The practicalities behind UBI

April 18, 2019

1. How would we fund UBI?
UBI would cost 1.3 trillion dollars. However, consolidation of welfare programs along with a Value-Added Tax (VAT) would cover the majority of the cost. Large corporations, such as Apple, typically stow away millions of profit overseas. However, a VAT would ensure that Americans would receive proper tax revenue.

2. Why don’t we just retrain workers who lost their jobs?
We’ve tried. And it just hasn’t worked. Many studies have found that efforts to retrain manufacturing workers have been ineffective. For instance, an analysis by Mathematica Policy Research found that Trade Adjustment Assistance recipients earned less than those who received unemployment benefits; moreover, only 37 percent with specific job training actually got jobs with in that sector.

3. Won’t UBI cause inflation?
Economists say that inflation occurs when there are changes in money supply. Because UBI is mainly funded by a VAT, it is using money that is already in the economy. Although companies may increase prices because of the VAT, competition and technological advancements would keep prices reasonable and balanced. Moreover, the government only recently gave four trillion dollars for bank bailouts and found no inflation.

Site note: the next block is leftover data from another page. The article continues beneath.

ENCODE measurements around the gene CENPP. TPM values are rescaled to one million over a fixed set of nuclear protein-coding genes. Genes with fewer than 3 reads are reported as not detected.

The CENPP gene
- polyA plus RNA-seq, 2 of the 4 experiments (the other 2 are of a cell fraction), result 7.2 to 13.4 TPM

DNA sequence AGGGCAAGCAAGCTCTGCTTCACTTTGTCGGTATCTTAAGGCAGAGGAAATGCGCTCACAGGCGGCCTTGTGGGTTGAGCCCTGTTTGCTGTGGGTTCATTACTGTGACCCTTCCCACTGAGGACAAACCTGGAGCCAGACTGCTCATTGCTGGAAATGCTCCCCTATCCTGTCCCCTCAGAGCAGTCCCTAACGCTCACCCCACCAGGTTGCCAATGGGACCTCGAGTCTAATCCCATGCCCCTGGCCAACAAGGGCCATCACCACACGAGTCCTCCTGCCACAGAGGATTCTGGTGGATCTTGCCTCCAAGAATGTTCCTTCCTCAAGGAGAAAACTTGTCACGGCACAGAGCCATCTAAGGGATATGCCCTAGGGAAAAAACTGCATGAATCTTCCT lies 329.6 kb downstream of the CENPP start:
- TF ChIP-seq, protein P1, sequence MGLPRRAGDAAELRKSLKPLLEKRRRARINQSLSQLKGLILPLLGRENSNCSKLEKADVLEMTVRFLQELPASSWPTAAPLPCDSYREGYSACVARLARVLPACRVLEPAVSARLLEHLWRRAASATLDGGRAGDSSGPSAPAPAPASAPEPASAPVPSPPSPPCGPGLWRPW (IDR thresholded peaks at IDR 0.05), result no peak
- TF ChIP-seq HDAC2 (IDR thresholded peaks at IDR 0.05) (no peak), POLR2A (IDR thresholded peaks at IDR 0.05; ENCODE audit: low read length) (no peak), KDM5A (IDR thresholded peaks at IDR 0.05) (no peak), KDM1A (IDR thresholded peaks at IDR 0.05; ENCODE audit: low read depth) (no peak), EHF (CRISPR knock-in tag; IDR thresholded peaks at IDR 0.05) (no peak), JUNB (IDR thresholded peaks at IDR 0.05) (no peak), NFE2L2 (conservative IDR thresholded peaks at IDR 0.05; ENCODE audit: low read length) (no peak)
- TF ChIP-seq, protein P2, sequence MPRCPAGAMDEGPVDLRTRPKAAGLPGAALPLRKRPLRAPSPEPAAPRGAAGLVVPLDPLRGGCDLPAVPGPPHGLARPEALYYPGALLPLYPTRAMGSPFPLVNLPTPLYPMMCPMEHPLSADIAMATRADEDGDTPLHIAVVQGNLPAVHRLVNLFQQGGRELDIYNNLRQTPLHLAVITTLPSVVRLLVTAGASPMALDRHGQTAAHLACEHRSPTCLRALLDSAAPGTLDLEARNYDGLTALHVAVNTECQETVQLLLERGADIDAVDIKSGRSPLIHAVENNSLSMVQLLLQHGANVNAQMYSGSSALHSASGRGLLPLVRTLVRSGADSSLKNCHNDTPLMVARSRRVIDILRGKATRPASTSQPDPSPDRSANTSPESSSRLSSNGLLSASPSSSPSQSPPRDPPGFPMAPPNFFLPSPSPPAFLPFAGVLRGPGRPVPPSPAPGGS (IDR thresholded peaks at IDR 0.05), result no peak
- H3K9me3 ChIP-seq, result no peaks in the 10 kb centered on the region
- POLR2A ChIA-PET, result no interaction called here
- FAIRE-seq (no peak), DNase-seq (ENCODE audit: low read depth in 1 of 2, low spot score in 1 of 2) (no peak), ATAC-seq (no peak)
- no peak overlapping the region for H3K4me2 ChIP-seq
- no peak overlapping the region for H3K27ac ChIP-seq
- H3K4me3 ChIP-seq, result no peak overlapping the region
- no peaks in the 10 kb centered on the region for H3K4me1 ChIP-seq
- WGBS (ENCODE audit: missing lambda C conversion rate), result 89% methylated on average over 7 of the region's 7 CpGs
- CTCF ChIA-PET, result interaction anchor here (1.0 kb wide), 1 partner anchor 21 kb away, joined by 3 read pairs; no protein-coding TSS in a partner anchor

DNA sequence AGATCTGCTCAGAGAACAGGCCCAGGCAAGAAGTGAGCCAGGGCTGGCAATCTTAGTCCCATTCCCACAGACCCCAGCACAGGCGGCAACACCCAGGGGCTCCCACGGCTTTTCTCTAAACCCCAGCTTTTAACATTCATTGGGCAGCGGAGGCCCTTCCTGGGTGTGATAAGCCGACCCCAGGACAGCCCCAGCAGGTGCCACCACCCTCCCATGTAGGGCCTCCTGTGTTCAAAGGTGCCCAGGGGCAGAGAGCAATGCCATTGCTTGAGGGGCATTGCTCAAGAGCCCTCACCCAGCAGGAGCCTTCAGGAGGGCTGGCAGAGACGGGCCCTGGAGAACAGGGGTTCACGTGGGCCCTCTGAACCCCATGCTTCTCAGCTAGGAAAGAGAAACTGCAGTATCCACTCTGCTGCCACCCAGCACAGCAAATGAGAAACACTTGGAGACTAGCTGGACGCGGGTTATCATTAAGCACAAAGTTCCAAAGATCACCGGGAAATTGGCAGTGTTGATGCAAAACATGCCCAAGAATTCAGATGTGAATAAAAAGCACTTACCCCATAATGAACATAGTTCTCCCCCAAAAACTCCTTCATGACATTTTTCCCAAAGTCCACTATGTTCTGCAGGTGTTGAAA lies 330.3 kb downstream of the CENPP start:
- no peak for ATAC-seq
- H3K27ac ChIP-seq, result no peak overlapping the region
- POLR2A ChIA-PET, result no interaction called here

4. Isn’t UBI communist?
No. UBI does not promote public ownership of property and does not create a classless society.

5. Won’t people become lazy and waste their money?
12,000 dollars a year is not a liveable income; people would still need to work. Most research shows that cash transfer programs only decrease working rates in new mothers and teenagers. Many studies found a rise in high school graduation rates, and some studies even show increases in working rates. A Harvard and MIT study found no increase in alcohol or drug consumption. The idea that the underprivileged would simply waste additional money is a stereotype that is not supported by data.

 

Still not convinced or want more information? Check out
yang2020.com / The War on Normal People by Andrew Yang

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